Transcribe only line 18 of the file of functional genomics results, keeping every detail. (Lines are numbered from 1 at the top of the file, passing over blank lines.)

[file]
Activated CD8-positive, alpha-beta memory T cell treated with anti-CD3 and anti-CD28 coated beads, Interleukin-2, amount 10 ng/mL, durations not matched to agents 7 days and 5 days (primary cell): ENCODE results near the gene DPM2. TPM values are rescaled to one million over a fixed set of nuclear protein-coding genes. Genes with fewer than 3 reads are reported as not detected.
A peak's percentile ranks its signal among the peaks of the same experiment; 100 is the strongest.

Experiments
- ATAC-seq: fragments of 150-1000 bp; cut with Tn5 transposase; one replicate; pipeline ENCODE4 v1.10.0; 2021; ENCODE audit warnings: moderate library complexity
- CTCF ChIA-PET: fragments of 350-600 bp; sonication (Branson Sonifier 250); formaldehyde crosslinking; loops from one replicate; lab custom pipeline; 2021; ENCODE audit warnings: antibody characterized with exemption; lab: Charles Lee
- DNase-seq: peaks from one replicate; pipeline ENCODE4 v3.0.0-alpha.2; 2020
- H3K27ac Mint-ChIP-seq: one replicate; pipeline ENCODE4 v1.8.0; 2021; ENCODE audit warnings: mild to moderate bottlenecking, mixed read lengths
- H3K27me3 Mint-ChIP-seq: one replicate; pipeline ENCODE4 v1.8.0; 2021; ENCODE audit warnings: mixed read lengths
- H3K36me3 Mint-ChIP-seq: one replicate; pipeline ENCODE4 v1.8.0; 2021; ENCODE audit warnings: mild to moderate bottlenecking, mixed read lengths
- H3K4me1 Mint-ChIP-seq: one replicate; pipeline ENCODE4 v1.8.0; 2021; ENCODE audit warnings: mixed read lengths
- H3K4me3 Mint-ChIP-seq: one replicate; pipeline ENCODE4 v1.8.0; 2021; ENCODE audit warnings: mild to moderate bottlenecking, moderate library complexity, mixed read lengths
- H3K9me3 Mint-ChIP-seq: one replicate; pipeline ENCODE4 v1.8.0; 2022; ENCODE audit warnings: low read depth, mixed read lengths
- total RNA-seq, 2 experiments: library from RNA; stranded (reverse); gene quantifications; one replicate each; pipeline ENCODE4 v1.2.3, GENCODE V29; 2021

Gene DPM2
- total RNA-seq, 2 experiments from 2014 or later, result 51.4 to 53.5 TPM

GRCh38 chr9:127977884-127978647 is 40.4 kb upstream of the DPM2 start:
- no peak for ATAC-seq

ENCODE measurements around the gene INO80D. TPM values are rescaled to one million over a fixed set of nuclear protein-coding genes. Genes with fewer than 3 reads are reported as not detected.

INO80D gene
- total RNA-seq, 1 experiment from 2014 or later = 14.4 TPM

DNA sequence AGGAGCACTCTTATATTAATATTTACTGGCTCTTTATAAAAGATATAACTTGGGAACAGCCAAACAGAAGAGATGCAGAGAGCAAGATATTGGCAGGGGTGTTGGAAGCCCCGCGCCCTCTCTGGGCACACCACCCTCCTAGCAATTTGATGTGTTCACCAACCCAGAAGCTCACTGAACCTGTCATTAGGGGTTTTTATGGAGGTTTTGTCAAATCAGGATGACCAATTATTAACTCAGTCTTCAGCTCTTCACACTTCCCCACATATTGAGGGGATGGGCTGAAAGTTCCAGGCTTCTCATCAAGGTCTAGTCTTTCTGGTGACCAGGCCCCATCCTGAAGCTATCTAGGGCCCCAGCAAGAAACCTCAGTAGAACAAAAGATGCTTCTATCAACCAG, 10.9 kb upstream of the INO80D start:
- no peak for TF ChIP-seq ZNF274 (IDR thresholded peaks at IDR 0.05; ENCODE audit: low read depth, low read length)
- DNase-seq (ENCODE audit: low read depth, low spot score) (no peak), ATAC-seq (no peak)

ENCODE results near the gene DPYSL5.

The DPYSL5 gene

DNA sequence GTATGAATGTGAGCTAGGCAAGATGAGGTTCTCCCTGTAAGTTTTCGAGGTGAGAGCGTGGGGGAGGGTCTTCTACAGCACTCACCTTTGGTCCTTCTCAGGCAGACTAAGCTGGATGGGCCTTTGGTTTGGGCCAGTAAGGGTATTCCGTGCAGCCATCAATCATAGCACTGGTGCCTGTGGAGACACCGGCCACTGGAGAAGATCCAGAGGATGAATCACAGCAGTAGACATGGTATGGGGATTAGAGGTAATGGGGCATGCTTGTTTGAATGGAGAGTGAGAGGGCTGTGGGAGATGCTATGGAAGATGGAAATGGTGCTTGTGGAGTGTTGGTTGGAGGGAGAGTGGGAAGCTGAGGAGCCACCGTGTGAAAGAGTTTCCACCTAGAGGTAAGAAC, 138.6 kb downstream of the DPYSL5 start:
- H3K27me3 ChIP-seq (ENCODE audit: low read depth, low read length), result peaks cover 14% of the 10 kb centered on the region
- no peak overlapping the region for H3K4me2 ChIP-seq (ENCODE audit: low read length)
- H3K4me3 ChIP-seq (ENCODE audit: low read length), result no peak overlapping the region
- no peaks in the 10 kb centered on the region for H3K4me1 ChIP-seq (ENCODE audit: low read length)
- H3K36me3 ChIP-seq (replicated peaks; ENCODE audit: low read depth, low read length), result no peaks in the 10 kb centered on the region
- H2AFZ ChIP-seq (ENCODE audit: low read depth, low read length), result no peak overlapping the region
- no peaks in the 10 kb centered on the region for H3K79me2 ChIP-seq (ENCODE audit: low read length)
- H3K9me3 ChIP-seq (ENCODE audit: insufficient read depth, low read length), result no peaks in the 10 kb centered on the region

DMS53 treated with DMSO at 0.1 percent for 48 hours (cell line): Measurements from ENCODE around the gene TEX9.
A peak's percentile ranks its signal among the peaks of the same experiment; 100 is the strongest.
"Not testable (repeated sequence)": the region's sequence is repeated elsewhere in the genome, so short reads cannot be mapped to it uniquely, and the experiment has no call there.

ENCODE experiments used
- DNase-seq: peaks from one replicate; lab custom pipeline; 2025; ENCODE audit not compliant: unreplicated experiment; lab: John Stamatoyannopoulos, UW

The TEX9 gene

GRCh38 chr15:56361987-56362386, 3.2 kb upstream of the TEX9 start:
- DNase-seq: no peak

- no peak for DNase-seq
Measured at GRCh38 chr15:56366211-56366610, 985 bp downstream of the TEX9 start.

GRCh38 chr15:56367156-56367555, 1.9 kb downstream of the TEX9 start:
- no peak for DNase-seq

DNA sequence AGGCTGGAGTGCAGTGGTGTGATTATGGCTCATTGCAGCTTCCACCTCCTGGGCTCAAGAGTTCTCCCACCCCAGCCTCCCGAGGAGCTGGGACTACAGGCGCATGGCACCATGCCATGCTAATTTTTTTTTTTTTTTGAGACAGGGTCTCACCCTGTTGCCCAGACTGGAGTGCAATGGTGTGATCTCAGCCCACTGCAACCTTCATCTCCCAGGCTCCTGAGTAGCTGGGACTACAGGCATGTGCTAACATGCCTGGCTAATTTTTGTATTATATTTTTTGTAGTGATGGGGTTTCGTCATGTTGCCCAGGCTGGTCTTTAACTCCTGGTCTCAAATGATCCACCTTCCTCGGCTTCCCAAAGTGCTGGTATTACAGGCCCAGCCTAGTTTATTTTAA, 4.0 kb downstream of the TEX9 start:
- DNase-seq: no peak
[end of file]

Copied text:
ENCODE measurements around the gene INO80D. TPM values are rescaled to one million over a fixed set of nuclear protein-coding genes. Genes with fewer than 3 reads are reported as not detected.